Extremely likely – it’s been hit many times in the past and is likely to be hit again in the future. In fact, it’s probably a daily event though, thankfully, most of the time the meteorites burn up before they reach the ground.

But we have been hit by very big ones before and they obviously have quite a big impact:

http://townsoftheusa.com/Arizona/Meteor.jpg

Let’s hope we can figure out how to deflect the big ones before the next one comes along. According to Brian Cox’s ‘Wonders of the Universe’, a lot of earth bound meteorites are due to the effect of Jupiter on the nearby asteroid belt.

0It’s pretty much guaranteed that we will be hit by a large meteor in the future. The history of the planet tells us that small objects frequently collide with the Earth. According to Wiki asteroids with a 1 km diameter strike the Earth every 500,000 years on average. Large collisions – with 5 km diameter objects – happen approximately once every ten million years. The last known impact of an object of 10 km or more in diameter was at the Cretaceous-Tertiary extinction event 65 million years ago.

As to when the next one will be …………………

0I asked my friend this question who is a planetary scientist and this is what he said (he is much more an expert on this stuff than I am!):

An asteroid large enough to cause a mass extinction event (around 10 km in size) would only strike the Earth on the order of hundreds of millions of years, so an event with a very low risk of occurring, but an extremely high consequence if it does happen! You’re more likely to be killed by something a few tens of metres across, which would take out a city if it landed on one

0Hi lucas,

It is certain that the Earth will be hit by space rocks in the future. This happens all the time. If you look at the surface of the moon you will get some idea how common these occurrences are.

This is one of my favourite questions, because I spent quite a bit of time finding out an accurate and more detailed answer. It turns out that probability of being hit by an asteroid depends on the size of the object. Big ones come along much less often.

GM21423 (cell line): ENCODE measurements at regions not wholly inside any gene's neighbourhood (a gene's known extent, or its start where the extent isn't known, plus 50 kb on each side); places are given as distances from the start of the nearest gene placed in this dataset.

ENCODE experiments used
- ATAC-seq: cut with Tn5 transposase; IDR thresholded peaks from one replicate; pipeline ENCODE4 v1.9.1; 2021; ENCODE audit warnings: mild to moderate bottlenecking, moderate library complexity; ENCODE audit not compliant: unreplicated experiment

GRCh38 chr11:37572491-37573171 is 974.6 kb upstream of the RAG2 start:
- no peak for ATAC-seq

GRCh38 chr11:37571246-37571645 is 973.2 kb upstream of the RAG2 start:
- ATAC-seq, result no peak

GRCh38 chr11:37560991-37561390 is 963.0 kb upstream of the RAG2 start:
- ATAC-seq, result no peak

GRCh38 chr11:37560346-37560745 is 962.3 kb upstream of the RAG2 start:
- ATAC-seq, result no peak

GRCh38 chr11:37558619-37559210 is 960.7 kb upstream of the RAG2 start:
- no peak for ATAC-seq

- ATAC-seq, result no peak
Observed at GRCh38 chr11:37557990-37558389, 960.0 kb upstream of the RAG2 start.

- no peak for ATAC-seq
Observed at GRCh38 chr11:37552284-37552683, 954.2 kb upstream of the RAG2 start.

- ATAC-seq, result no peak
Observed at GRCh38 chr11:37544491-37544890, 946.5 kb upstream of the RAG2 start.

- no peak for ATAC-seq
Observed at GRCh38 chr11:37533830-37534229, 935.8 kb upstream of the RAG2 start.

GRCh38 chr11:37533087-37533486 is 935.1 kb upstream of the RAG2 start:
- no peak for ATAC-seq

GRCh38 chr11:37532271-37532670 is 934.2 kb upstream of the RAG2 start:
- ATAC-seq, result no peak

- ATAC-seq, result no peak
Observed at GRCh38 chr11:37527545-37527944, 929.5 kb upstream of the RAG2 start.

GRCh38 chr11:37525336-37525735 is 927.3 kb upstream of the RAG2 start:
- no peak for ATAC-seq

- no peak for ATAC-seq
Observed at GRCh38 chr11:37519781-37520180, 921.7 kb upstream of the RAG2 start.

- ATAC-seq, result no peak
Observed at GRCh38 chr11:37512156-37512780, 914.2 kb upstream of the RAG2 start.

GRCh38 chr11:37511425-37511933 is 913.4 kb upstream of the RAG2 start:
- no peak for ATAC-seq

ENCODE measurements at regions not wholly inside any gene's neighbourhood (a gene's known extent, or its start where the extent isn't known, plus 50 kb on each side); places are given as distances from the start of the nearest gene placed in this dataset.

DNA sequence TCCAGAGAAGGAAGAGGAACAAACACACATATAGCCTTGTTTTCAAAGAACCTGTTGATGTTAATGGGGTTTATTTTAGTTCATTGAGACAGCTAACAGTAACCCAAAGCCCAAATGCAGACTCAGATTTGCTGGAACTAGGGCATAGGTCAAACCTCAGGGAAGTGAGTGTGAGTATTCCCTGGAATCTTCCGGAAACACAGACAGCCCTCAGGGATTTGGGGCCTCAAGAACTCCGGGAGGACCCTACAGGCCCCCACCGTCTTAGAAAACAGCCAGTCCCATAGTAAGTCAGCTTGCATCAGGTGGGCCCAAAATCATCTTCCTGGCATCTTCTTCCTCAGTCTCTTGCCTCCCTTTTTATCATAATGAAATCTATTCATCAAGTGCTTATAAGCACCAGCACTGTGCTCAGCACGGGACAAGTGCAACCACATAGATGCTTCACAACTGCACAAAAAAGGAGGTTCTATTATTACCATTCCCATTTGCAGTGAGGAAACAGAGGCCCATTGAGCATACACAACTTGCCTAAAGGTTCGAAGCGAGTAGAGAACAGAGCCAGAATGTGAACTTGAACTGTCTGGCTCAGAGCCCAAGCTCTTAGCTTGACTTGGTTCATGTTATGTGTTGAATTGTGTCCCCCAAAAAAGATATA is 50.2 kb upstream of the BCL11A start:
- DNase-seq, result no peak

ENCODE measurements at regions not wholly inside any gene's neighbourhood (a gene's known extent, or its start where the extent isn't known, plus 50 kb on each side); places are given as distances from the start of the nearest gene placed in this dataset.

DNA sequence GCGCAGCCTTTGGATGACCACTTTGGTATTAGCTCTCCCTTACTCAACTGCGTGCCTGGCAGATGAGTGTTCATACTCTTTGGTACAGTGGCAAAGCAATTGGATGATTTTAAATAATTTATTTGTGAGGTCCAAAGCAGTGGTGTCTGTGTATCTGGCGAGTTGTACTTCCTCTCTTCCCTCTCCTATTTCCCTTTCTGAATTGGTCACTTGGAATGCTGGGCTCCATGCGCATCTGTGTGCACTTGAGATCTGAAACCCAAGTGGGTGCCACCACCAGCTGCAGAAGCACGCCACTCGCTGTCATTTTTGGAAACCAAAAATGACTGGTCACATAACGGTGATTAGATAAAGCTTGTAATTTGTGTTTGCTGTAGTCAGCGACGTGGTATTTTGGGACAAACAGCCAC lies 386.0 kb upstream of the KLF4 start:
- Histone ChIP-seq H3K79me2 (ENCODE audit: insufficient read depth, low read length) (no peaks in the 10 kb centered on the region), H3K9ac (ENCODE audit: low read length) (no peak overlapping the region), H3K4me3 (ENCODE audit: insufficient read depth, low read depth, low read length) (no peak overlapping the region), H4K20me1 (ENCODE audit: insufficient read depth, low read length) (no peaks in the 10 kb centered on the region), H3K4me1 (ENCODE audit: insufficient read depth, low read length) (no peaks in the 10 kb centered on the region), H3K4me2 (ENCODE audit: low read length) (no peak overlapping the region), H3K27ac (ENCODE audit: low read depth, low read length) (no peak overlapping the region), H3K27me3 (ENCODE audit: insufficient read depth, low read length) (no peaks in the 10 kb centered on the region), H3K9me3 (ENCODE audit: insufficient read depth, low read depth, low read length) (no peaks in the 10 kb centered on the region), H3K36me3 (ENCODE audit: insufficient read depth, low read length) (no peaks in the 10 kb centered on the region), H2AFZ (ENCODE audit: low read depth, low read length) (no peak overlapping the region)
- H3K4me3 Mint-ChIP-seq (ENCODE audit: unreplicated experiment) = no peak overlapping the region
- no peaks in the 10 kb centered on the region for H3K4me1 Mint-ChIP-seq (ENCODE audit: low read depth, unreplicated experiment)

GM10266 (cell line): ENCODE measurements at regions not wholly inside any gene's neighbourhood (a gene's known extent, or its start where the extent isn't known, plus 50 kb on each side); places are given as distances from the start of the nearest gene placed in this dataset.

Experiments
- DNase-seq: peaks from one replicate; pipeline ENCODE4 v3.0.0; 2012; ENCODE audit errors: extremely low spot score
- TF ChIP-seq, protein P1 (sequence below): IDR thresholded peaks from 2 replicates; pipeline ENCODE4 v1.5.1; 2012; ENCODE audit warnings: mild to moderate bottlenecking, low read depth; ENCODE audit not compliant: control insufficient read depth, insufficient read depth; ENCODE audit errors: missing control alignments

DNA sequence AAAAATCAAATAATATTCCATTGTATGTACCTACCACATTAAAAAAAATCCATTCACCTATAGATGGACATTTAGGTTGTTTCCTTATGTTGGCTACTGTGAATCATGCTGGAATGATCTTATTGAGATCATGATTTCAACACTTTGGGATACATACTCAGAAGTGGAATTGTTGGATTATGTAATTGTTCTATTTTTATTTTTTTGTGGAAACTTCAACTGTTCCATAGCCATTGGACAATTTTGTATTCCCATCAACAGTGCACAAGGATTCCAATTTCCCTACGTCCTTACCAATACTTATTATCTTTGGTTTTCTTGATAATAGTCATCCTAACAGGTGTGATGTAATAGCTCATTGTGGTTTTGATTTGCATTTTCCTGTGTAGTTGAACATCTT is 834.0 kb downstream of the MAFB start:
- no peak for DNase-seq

I looked up the topic on wikipedia (you have to be a little careful about wikipedia, it’s not always accurate), and I found an interesting equation:

N(>D) = 37 D^{-2.7}

Which tells you how many objects of a given size D (in meters) are expected to hit the earth in a year. It’s hard to put the equation clearly in plain text (on this page) but you could easily work out the answer with a calculator. Take the size in meters (say “3”) then press the “x^y” button. Then type “2.7” and press the “+/-” button. Then press “=” multiply the answer by 37. I make the number of 3m or smaller impacts in a year to be 1.9. So every year around two 3m objects hit. Looking at the original Nature paper about this it looks as if when they hit they would go off with the force of several (2-6) thousand tons of TNT. For comparison the bomb that destroyed the Japanese city of Hiroshima in WW2 had a yield equivalent to about 15 thousand tons of TNT.

I hope I didn’t make any mistakes with the “power law” equation or the instructions above, but I think I may have (or wikipedia is wrong). The reason why I took along time over the answer, is that when I checked my calculations they didn’t agree with the graph in the original paper (which is great, even I could understand it – nearly).

http://aquarid.physics.uwo.ca/~pbrown/flux-final.pdf

Look at Figure 3 – it shows the relationship between size of object (diameter), size of “explosion” (Bolide energy) and number hitting the earth every year.

The object that wiped out the dinosaurs (if the theory is correct) made the Chicxulub crater in Mexico. It is (according again to wikipedia) estimated to have been 10km in diameter and detonated with the force of 100 million tons of TNT.

0